Meaning: It isn’t at the present time! Now Swedish banks are notorious for not taking losses – even in a business founded on romantic fantasies. So why the rap over the fingers? To me it seems like a preparatory move for a reasonable expulsion out of Sweden following the practice in Ireland where generous impairments precedes sale (with a guarantee for the rest, should generosity have been impaired and not the loan) to other banks. Judging from the Irish nightmare the costs are likely to be considerable before Danske Bank is allowed to slither back over the bridge.
What has that got to do with Nordea? Everything!
When a Danish bank in Sweden is told to move out – which is fair enough – as Danske Bank has considerable state loans and guarantees, not to mention talking about bringing short term debt in the CB and ECB up to around 10 bio. EUR. In this context the “missing” paperwork is serious as there must be collateral for these CB loans of prime quality. Well sovereign bonds are probably long since sold off, the real estate mortgage bonds are own issues and thus don’t count – that leaves “good” loans added to the asset list that the CB will pawn last year. It is a bit difficult to claim debt quality when all in the folder is postcard greetings from the Brazilian jungle port of Manaus.
When Danske Bank A/S (CPH:DANSKE) (PINK:DNSKY) is to move out of Sweden there is all the more reason for Nordea to move out of Denmark, as Nordea is 20% Swedish state owned – if memory serves me.
So why now and why the insurance division?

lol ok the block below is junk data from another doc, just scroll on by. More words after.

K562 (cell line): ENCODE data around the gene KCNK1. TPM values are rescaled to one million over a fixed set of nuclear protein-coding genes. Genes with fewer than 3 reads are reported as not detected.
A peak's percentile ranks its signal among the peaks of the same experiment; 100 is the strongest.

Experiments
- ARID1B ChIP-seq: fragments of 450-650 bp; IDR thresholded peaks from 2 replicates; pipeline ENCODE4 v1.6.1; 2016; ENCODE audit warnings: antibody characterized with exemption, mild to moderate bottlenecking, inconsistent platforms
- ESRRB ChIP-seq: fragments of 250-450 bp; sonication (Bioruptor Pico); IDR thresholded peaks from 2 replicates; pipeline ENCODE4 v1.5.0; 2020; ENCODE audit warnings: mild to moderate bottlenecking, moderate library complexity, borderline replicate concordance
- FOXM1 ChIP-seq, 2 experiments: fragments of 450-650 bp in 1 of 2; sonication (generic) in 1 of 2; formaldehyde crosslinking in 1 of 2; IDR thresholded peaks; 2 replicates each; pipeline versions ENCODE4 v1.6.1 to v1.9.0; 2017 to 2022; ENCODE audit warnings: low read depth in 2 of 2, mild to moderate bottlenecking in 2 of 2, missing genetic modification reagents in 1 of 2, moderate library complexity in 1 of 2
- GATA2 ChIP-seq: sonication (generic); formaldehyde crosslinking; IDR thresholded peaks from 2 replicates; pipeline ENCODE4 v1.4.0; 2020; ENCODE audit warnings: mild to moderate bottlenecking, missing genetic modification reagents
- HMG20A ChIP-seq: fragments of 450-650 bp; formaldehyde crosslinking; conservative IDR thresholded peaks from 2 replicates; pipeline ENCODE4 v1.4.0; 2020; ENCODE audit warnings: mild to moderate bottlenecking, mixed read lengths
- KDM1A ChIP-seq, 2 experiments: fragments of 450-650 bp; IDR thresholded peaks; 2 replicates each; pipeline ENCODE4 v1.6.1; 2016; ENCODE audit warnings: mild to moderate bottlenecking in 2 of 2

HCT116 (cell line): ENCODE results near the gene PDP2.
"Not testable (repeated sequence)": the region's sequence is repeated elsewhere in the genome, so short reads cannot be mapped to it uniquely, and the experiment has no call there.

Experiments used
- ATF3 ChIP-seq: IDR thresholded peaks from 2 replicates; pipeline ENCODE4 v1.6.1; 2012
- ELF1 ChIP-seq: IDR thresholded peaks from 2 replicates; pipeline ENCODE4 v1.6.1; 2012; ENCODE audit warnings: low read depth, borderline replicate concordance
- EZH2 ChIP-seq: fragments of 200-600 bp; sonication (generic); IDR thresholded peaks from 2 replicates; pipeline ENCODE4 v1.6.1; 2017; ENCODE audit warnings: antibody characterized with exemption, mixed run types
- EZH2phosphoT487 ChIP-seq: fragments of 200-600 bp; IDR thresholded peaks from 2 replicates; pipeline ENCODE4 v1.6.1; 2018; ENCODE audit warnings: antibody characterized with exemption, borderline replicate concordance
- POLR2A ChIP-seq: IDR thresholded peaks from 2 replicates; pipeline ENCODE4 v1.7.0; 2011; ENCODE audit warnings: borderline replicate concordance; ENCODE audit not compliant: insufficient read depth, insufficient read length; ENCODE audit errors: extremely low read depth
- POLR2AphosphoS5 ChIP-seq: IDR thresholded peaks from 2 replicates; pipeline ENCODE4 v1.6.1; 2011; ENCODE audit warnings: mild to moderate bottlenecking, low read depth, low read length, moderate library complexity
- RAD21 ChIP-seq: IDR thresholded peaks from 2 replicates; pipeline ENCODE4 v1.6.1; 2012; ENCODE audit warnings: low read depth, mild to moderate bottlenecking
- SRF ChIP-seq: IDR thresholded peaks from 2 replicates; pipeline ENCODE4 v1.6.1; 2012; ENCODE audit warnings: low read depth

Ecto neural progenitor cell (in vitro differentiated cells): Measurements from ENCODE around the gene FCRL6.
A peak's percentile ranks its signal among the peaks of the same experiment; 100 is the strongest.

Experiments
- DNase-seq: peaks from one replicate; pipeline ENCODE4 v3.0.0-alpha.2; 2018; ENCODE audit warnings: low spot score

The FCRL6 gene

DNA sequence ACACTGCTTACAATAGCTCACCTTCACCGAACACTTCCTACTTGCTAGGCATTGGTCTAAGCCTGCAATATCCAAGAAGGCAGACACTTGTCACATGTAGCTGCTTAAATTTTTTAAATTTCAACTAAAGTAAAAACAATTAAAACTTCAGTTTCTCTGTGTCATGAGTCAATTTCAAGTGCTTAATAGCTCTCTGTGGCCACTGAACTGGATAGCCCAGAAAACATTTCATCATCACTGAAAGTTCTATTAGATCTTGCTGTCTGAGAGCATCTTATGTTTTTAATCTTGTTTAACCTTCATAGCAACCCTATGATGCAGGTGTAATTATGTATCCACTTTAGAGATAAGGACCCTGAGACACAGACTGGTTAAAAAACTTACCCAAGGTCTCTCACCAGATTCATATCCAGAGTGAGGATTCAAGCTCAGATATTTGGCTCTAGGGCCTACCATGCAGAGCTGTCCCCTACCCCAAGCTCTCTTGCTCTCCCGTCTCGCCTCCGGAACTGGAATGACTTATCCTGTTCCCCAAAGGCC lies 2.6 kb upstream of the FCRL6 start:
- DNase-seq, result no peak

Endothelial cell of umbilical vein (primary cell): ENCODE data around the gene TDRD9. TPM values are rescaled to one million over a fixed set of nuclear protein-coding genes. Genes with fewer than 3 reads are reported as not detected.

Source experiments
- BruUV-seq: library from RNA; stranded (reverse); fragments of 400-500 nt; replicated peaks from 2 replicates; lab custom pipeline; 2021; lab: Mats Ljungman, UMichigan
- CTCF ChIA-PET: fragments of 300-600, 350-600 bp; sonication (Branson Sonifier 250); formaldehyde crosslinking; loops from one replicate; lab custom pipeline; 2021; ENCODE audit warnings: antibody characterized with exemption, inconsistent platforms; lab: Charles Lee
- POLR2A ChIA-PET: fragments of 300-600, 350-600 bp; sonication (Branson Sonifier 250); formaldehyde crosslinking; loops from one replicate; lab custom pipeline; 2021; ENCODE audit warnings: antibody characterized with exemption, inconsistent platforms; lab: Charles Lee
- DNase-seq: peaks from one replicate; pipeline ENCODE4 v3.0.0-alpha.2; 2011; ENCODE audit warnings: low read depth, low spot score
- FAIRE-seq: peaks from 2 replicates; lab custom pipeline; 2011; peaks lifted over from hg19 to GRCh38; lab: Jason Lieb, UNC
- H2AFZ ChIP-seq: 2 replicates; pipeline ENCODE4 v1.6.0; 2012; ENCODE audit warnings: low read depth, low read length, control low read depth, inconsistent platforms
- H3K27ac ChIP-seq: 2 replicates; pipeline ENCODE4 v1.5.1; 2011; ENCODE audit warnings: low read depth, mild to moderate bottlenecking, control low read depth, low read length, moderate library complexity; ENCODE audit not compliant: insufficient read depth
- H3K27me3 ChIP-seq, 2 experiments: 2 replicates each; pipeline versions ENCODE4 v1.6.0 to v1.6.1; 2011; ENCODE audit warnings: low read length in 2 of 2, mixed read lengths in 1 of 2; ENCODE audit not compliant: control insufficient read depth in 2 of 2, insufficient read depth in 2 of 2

Well as an investor an insurance company likes – in principle – real estate mortgage bonds. Now Nordea Bank AB (STO:NDA-SEK) is also a real estate mortgage bank with a market share of (again if memory serves) 15%. These bonds are not likely to be of significantly better quality (or yield for that matter) than the other real estate mortgage bonds. How much junk the insurance costumers have been forced to swallow is pure conjecture, so is speculation on how much has been palmed off to the Swedish “Mom” – leaving a potential currency instability risk.
What is NOT figment of imagination is the CB CEO’s clear statement on the Mortgage Banks Annual meeting:
Where he clearly stated without mentioning names that real estate mortgage is “systemic important”. In plain English: Anybody messing with the Danish real estate mortgages is liable to be hurt very badly.
A Swedish bank issuing Danish real estate bonds and buying them themselves – that comes close to manipulating just about everything in so many ways! A true Sodom and Gomorrah of banking – and we know what happened to those that looked back.
Now Denmark is a tin pot nation tinkering (rather ineptly) with global banking and could have been left in the shallow backwater of the Baltic Sea together with other Nordea Bank AB (STO:NDA-SEK) degenerates, so it is a signal to all investors and banks, that the European Union is as serious as can be that they will not only bring their economy in order, but also abolish banking as we know it.
What is significant is: This has nothing whatsoever with the EUR – the countries affected are Euro-zone and non Euro-zone!